Alpine coasters, including the one at Glenwood Caverns Adventure Park, follow the terrain for scenic rider-controlled downhills.
Alpine coasters have become a popular attraction at ski resorts and amusement parks since they were developed in the mid-1990s as a rail-riding successor to Alpine slides that had been around since the 1970s. Alpine coasters have been built in 12 countries, from Switzerland to New Zealand and Jamaica to Vietnam, as well as 16 states. The longest is Tobotronc in Naturlandia in Andorra—5.3 kilometers with a drop of 400 meters and a ride that can last nearly 10 minutes. The highest is at Glacier 3000, a one-kilometer ride that starts at 2,970-meter elevation and can reach speeds of 25 mph on its two-minute descent.
Unlike traditional roller coasters that build their own hills, Alpine coasters take advantage of the natural terrain’s slope, usually built close to the ground except for bridging. Alpine coasters are the only amusement park ride controlled by the rider. One or two people sit in the car, and a hand brake regulates the speed. The settings often offer breathtaking views—Tobotronc runs through the La Rabassa forest—and some riders prefer to take a more leisurely sightseeing pace.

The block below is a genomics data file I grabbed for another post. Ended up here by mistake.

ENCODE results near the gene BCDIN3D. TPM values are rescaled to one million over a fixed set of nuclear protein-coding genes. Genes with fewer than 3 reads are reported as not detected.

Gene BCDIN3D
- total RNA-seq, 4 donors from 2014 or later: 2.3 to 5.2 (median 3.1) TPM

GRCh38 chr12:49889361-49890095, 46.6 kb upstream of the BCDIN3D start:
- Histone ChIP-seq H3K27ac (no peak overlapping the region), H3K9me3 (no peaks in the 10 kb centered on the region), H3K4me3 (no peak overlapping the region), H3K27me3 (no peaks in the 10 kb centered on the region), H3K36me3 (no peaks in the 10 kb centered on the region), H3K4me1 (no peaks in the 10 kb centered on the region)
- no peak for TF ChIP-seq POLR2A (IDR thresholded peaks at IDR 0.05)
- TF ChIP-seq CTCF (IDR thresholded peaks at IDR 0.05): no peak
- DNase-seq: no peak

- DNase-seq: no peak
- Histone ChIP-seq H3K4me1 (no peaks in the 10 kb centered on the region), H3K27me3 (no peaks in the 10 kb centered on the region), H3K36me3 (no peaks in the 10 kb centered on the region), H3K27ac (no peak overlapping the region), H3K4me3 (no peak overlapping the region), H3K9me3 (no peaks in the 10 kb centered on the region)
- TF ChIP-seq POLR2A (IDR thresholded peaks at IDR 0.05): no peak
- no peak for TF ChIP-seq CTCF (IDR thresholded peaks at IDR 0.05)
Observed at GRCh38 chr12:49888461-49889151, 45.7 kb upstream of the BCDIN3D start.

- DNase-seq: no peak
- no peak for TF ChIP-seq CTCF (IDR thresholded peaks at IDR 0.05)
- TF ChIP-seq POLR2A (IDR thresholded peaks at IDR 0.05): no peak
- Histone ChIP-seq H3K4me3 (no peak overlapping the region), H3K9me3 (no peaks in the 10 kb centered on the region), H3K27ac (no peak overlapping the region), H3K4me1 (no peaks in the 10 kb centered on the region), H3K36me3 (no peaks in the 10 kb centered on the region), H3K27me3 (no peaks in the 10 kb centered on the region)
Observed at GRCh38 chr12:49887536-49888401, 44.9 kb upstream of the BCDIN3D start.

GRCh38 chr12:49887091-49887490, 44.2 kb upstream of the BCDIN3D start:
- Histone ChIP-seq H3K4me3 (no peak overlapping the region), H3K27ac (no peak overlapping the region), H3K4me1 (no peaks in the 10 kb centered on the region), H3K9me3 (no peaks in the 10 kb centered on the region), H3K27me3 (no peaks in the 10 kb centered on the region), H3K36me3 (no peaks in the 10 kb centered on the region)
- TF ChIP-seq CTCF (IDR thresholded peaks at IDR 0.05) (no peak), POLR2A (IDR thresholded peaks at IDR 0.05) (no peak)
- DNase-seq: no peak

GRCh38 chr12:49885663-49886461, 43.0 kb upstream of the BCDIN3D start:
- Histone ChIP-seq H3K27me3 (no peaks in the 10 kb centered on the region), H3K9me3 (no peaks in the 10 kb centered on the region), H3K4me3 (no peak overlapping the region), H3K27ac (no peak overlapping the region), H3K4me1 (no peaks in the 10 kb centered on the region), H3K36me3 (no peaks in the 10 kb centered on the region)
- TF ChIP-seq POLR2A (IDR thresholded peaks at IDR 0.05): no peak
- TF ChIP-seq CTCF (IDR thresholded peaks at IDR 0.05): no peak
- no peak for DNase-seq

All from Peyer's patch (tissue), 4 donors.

The one-kilometer Alpine Coaster at Glenwood Caverns Adventure Park, ranked No. 1 by tripping.com, was the first of its kind in the United States. Colorado’s slopes naturally make it a leading site for Alpine coasters, with highly-ranked rides in Vail and Steamboat Springs. In addition to Rocky Mountain states such as Wyoming and Utah and Appalachian Mountain states from Vermont to Georgia, Alpine coasters are found in South Dakota, New Jersey, Minnesota, and Missouri.